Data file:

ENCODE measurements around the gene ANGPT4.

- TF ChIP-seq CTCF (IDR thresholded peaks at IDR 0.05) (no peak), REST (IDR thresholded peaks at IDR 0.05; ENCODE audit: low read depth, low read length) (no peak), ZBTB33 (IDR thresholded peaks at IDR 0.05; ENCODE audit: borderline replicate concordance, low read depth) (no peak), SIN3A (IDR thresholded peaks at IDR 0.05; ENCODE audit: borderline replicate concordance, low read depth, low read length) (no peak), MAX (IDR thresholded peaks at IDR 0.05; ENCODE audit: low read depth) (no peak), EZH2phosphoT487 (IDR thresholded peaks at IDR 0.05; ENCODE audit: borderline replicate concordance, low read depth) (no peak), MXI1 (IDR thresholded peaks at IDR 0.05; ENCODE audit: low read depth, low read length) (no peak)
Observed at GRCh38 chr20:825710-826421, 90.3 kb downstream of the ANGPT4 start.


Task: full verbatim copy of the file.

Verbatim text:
ENCODE measurements around the gene ANGPT4.

- TF ChIP-seq CTCF (IDR thresholded peaks at IDR 0.05) (no peak), REST (IDR thresholded peaks at IDR 0.05; ENCODE audit: low read depth, low read length) (no peak), ZBTB33 (IDR thresholded peaks at IDR 0.05; ENCODE audit: borderline replicate concordance, low read depth) (no peak), SIN3A (IDR thresholded peaks at IDR 0.05; ENCODE audit: borderline replicate concordance, low read depth, low read length) (no peak), MAX (IDR thresholded peaks at IDR 0.05; ENCODE audit: low read depth) (no peak), EZH2phosphoT487 (IDR thresholded peaks at IDR 0.05; ENCODE audit: borderline replicate concordance, low read depth) (no peak), MXI1 (IDR thresholded peaks at IDR 0.05; ENCODE audit: low read depth, low read length) (no peak)
Observed at GRCh38 chr20:825710-826421, 90.3 kb downstream of the ANGPT4 start.